Wednesday, June 18, 2014

Deconstructing Characters

When I started this blog it was full of all kinds of mopery about how my gaming life was ended essentially and I was sad. Eventually I got tired of moping and turned to writing about gaming. You see I was one of those people who started all manner of writing projects but finished very few of them. I had notebooks full of half remembered scrawls of ideas

The wife called me on my bullshit as she always does. She challenged me to get my writing out where people could see it and let them tell me if it was any good. I don't think she had a blog in mind. In fact she was frequently annoyed when blogging delayed her nightly foot rub (yes I rub her feet, it's cheaper than flowers and can lead to all sorts of mutually enjoyable activities.

Anyway I reactivated my blog and it had a meager few hits. On the one hand I was still writing for myself. On the other hand if you only write for yourself you'll never know whether you're any good. The feedback I got suggested I was 'meh.'

I decided to be a better writer. I remembered the words of Will Wheaton: you have to do a lot of work at anything before you're any good and a lot of your work is going to suck. I put up a schedule. I tried to find my audience and shared like crazy. I wrote consistently and haven't missed a posting in a while because 1) It helped me discipline myself as a writer and 2) It helped me build an audience.

I've enjoyed the comments and critiques I received. I get a charge every time someone comments on my posts. I want to keep that feeling happening. Maybe it's ego and maybe it's wanting to be good at something and take a chance by exposing yourself to criticism and yes, abuse.

Anyway this inspired the following:

Characters do not always have a clear idea of their own stats. Sometimes this is played for comedic effect. Look at the Muppets, for example. Fozzie Bear thinks he's a great comedian, Miss Piggy thinks she's a great singer and seductress. Sometimes it can be used for dramatic effect: think about super heroes having their origin. Peter Parker didn't think he had a chance against those hooligans especially after reeling from that nasty spider bite. Pa Kent had nearly had a stroke after the tractor rolled over his three year old ...  leaving him unharmed. Little Clark didn't take it too calmly either despite the wheels feeling sort of like SHiatsu massage.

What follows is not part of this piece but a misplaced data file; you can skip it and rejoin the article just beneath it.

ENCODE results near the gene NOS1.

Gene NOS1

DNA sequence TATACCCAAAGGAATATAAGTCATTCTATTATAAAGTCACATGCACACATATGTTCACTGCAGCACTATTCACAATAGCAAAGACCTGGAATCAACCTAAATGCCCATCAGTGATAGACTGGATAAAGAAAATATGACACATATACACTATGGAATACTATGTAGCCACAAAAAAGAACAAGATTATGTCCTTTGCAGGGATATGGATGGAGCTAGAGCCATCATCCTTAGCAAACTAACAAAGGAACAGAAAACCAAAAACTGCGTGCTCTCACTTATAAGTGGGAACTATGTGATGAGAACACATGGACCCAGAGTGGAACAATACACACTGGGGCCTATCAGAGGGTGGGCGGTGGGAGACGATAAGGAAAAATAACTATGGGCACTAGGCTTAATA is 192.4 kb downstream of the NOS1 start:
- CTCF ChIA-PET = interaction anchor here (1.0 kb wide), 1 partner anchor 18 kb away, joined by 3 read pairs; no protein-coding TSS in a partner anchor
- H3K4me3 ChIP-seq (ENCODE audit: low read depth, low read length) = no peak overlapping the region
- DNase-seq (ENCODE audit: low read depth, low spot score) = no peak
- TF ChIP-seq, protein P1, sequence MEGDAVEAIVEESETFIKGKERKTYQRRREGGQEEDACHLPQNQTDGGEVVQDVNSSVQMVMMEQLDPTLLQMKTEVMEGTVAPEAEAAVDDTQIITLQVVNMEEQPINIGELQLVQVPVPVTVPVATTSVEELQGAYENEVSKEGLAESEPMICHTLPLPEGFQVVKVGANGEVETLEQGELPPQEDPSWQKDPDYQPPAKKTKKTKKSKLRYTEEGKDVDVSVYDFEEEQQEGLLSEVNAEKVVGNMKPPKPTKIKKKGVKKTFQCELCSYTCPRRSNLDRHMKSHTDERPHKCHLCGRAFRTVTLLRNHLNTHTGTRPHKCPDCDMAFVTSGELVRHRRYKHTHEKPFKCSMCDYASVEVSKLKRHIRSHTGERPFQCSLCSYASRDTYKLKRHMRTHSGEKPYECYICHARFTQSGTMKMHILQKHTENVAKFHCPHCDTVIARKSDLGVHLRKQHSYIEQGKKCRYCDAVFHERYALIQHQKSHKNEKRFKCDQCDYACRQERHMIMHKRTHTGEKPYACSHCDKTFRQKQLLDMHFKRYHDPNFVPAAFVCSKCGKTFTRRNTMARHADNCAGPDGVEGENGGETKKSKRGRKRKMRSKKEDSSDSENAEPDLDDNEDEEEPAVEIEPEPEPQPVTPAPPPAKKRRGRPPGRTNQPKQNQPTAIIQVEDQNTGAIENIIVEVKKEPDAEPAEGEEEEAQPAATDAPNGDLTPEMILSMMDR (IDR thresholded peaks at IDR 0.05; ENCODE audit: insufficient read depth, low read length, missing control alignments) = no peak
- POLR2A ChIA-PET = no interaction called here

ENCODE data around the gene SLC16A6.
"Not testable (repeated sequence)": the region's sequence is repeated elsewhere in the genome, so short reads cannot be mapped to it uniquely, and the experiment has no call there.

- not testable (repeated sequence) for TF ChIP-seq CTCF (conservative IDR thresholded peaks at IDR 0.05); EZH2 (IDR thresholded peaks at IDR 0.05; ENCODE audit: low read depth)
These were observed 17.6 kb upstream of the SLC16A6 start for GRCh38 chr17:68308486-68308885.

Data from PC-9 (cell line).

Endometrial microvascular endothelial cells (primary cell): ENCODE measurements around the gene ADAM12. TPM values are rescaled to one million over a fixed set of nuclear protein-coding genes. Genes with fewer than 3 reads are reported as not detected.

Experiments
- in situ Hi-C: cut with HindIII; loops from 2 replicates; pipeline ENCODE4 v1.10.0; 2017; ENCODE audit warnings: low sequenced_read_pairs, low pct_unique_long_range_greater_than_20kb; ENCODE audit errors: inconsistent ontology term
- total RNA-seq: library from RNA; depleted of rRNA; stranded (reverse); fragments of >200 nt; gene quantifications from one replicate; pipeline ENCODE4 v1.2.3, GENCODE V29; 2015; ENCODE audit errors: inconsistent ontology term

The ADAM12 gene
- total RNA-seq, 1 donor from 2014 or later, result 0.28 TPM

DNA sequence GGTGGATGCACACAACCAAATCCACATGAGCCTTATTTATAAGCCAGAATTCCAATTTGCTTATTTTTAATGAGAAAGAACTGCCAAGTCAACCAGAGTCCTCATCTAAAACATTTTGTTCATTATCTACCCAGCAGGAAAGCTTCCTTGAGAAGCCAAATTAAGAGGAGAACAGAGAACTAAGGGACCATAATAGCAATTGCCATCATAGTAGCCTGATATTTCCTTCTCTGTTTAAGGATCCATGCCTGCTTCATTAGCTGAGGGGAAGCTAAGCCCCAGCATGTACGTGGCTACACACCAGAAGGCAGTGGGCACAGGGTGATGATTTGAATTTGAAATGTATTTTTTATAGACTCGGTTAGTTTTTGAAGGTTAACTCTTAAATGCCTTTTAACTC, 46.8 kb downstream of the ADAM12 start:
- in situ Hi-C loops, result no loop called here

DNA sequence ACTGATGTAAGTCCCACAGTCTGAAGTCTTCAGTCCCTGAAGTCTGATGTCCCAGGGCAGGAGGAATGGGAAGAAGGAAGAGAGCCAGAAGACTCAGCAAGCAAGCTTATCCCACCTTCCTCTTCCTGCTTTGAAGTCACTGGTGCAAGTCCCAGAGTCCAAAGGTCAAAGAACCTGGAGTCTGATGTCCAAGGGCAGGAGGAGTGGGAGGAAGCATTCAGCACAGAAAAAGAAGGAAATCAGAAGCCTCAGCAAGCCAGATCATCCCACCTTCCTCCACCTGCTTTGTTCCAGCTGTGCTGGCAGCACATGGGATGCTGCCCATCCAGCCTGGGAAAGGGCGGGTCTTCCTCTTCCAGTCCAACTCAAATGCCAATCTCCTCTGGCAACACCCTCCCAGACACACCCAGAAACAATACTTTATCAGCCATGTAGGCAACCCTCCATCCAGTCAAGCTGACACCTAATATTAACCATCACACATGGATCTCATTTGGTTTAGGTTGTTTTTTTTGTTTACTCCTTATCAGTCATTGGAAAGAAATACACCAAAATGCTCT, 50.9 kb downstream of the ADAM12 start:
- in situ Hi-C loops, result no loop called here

Basically the player's character can either be better at something or worse at something than he thinks. Being better might be due to anything from amnesia ('Evidently at some point I learned to play the piano.') to getting some new prototype cyberware that works MUCH better then normal to having a shitty self image (or maybe the player just didn't read the player's guide well.) I'm not going to dwell on this too much. I don't think there's a player out there who will complain if you suddenly bump up their stats or let them fly. It's characters who are worse at something than their players expect that's going to take some justifying. Why would a player put up with that?

Some players might like playing a delusional nutcase. Having an inflated idea of your abilities can lead to all kinds of hijinks and play merry Hell with your party members. It can also be taken too far. Dumping a load of oil from your car on a friend might be funny once. Disarming a bomb is a lousy way to find out you don't have demolitions skill. It's a lousy way to learn you can't sprint too.

On the other hand a referee could have fun with the reason your abilities are inflated in your perception. Maybe in Traveller terms you have a few levels of Jack of All Trades. Maybe In Risus terms you have more than the usual number of Lucky Shots or Questing dice. So you'd unconsciously fall back on these abilities and think that your more formal training carried you through. On the upside both mechanics would let you pull off a near miracle in a number of enterprises. On the downside well, lucky does run out.

In more occult or magic oriented games perhaps the character has an undiscovered magic item or even a guardian spirit. The guardian or token could work minor miracles convincing him he's the best swordsman in the realm ... until it departs for some reason and he has to rely on his wits. I'd like to point out that nothing causes consternation faster in a party, any party than hearing one of their members has to rely on his wits. You might want to give the deprived character a bonus to experience if he succeeds.

Another possibility is that the weakened stats are caused by a local condition. Sunspots, radio interference, low manna take your pick. The character is weakened in some way but when he finds and removes (or escapes) the cause he'll be fine.

The referee can also invoke 'there's always someone better than you' principle. Sure your space mercs are a terror. But now you're fighting guys with tech a hundred years ahead of yours. What to do? Or your ripped super hero is transported to a high gravity world where he is merely (barely?) average.

As a final thought players don't have to like everything you do to them at face value. Any game or story has a certain amount of screwing with characters' heads. There should be a payoff at the end because games tend to be a little fairer than life (at least mine were.) Overcoming a problem should garner some advantage for players